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The Naples Orchid Society’s mission is to promote the appreciation and cultivation of orchids as a hobby and to help preserve the wild orchids indigenous to Southwest Florida through research and education.
March 6, 2014 Monthly Meeting Special Hybrid and Special Species Awards
The Naples Orchid Society’s monthly meeting was held March 6th. The best hybrid and the best specie orchids were given gold ribbons. The special hybrid award was given to Tolu. William Thurston ‘Orchidglade’ AM/AOS Owned by Lola Moncsko. The special species award was given to C. amethystoglossa owned by Lola Moncsko.
An Orchid Vignette – Waianae Leopard – In A Class By Itself by Dick Pippen
An amazing plant! This is not your typical compact window sill orchid! The pseudobulbs and the two leaves that are produced at the tips are 12-15 inches tall. And the spike grows and grows and grows, well not that big, but “hefty” with a cluster of 8-10, 4 inch flowers that produce a very nice spicy aroma! How can you beat that—spots and fragrance both!!
The traditional name of this grex is Brassolaeliocattleya (Blc.) Waianae Leopard. It is a cross between Blc. Peach Cobbler and C. Penny Kuroda. Blc. Peach Cobbler is a little known cross between Blc. Waikiki Gold and C. guttata, created in 1983. It takes after the C. guttata parent with purple-spotted chartreuse sepals and petals. It has been a parent in ten crosses. On the other hand, C. Penny Kuroda, also an offspring of C. guttata, has been used as a parent in many crosses (116) to produce offspring with spots.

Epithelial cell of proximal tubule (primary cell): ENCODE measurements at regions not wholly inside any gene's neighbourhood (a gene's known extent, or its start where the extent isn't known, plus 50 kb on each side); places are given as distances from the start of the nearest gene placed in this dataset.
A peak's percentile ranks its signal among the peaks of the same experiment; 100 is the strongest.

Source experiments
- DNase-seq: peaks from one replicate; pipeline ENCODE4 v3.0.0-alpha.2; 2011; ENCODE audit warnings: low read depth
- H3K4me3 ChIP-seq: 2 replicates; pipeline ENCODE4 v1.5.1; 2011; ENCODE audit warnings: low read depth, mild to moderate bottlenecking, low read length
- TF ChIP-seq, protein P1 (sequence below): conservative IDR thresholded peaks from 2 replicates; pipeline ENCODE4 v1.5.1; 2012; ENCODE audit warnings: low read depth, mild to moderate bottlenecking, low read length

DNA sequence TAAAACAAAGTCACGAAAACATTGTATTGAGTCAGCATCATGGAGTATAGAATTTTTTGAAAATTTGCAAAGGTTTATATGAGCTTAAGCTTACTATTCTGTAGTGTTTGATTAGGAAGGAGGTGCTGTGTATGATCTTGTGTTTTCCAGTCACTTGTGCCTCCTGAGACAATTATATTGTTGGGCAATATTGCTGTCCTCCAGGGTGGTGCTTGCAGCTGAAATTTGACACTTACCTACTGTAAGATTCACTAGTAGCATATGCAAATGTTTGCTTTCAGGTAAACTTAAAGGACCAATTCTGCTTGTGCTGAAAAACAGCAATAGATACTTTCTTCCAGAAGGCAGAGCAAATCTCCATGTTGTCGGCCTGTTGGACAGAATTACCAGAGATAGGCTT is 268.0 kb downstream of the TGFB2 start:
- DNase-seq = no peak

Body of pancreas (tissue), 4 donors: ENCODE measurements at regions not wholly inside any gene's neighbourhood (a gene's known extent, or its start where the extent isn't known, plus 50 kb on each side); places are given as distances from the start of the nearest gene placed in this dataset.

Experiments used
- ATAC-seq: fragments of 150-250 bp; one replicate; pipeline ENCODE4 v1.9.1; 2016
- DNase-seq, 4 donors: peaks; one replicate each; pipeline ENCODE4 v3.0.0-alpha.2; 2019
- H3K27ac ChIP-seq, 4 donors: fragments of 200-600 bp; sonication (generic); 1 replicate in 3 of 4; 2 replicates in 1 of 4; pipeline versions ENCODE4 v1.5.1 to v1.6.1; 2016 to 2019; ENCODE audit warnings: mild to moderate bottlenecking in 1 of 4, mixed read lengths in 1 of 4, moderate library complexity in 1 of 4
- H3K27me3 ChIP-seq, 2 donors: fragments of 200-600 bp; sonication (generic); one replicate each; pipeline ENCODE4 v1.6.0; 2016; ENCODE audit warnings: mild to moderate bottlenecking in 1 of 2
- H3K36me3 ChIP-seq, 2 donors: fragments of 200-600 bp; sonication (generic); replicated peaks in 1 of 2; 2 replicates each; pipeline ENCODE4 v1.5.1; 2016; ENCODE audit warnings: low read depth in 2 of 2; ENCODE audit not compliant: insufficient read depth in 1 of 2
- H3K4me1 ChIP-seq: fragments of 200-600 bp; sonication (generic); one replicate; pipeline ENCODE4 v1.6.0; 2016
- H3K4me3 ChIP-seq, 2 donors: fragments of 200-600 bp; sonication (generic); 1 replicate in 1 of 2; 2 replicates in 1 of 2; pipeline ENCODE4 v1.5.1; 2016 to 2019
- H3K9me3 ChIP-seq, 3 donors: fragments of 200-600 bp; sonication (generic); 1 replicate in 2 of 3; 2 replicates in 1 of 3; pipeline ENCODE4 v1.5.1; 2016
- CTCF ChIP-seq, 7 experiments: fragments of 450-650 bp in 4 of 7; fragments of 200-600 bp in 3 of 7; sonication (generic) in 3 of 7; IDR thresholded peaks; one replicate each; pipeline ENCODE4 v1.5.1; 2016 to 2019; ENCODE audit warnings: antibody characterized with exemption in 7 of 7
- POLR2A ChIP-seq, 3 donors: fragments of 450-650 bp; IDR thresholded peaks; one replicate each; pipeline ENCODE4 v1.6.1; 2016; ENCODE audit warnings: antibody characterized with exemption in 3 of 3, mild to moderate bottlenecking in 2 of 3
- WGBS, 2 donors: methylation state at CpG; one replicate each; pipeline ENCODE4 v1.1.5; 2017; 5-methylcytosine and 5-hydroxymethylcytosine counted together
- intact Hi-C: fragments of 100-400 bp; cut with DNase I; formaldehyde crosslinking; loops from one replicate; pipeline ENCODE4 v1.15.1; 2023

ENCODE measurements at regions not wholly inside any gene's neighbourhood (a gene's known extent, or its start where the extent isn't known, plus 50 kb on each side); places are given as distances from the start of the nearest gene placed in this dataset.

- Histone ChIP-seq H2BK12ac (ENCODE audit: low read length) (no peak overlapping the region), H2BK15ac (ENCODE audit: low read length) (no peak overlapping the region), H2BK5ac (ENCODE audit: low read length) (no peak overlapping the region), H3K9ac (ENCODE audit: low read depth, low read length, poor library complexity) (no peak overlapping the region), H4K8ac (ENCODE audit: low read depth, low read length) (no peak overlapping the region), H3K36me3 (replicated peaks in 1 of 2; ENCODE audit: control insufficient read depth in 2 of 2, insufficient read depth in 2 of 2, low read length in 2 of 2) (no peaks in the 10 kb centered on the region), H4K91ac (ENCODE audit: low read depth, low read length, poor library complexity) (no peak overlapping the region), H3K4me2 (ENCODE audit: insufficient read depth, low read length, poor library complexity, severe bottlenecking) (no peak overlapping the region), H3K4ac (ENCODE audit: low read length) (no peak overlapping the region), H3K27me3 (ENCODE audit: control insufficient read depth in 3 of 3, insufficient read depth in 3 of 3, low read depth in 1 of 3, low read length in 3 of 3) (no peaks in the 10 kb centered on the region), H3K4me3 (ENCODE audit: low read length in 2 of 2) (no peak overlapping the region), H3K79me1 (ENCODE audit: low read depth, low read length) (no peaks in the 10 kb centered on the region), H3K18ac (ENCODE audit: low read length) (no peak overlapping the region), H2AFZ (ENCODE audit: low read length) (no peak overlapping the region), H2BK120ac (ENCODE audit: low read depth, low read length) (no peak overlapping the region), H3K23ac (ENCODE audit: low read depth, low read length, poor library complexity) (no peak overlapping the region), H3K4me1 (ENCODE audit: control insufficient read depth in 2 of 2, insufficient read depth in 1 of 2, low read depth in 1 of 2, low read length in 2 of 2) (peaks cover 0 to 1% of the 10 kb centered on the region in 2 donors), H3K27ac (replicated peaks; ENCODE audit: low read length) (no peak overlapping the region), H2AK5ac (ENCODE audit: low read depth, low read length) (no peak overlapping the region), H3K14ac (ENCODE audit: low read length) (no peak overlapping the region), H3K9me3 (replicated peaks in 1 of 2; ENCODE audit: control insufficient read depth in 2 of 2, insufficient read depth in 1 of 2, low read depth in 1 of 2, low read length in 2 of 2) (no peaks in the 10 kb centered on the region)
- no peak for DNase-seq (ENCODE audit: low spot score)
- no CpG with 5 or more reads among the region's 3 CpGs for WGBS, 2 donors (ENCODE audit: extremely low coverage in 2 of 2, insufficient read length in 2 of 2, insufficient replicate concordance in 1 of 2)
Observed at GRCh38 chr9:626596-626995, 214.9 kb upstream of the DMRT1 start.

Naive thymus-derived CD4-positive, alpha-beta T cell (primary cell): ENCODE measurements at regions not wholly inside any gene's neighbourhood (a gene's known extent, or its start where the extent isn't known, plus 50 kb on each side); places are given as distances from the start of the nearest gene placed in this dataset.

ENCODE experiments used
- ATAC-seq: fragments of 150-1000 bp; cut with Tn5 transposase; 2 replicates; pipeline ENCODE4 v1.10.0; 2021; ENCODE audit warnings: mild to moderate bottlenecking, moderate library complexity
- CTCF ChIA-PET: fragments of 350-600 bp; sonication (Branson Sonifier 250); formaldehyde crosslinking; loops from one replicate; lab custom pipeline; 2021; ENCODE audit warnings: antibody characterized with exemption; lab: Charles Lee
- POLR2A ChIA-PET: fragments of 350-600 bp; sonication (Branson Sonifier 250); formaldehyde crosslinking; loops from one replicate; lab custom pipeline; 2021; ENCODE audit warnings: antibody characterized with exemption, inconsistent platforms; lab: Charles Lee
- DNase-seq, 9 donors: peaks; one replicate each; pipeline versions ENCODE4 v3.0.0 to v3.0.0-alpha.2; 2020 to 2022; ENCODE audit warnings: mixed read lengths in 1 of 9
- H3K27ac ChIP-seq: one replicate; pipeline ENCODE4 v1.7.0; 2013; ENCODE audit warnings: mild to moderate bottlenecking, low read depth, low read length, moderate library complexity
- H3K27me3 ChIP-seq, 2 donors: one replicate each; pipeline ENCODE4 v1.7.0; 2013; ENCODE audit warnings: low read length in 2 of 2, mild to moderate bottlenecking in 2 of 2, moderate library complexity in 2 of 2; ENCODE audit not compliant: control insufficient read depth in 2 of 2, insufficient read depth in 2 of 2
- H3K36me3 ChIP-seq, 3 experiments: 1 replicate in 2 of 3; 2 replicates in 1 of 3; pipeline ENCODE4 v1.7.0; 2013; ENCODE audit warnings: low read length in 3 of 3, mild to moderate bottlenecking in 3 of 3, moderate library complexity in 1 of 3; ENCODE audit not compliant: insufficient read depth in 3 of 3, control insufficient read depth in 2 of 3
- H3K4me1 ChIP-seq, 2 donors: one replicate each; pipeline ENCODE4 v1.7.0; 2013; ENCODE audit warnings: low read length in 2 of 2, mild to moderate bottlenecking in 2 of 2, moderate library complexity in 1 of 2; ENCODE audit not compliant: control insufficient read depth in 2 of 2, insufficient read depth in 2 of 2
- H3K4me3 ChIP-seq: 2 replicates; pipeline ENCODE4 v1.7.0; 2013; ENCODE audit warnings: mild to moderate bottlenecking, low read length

With the new nomenclature, our grex is known as Rhyncholaeliocattleya (Rlc.) Waianae Leopard. It was created by M. Miyamoto Orchids of Hawaii, and registered by Donald Herman, of Trymwood Orchids, La Crescenta, California in 1991. Waianae Leopard has earned three HCC’s from AOS. ‘Ching Hua,’ the cultivar I have, earned its HCC and name in 1995 with 76 points. This plant has been used as a parent in 38 crosses and is a grandparent of 7.
Blc. Waianae Leopard only blooms once a year, but I guess with the output of energy required to produce a spike like that, it is understandable. This is a good reliable summer bloomer when not a lot of other Cattleyas are in bloom. The flowers have a very leathery texture, the sepals and petals are “bronzy” green, fading to yellow, heavily laden with burgundy spots. The tubular lip is basically white with a bright fuchsia lip. The flowers last at least three weeks.
My plant appears to do well growing in a clay pot in a mixture of lava rock, charcoal and Hydroton, in a west facing pool cage where it gets filtered sunlight. I fertilize it weakly about once a week. If you have the room, it is a great plant for your collection.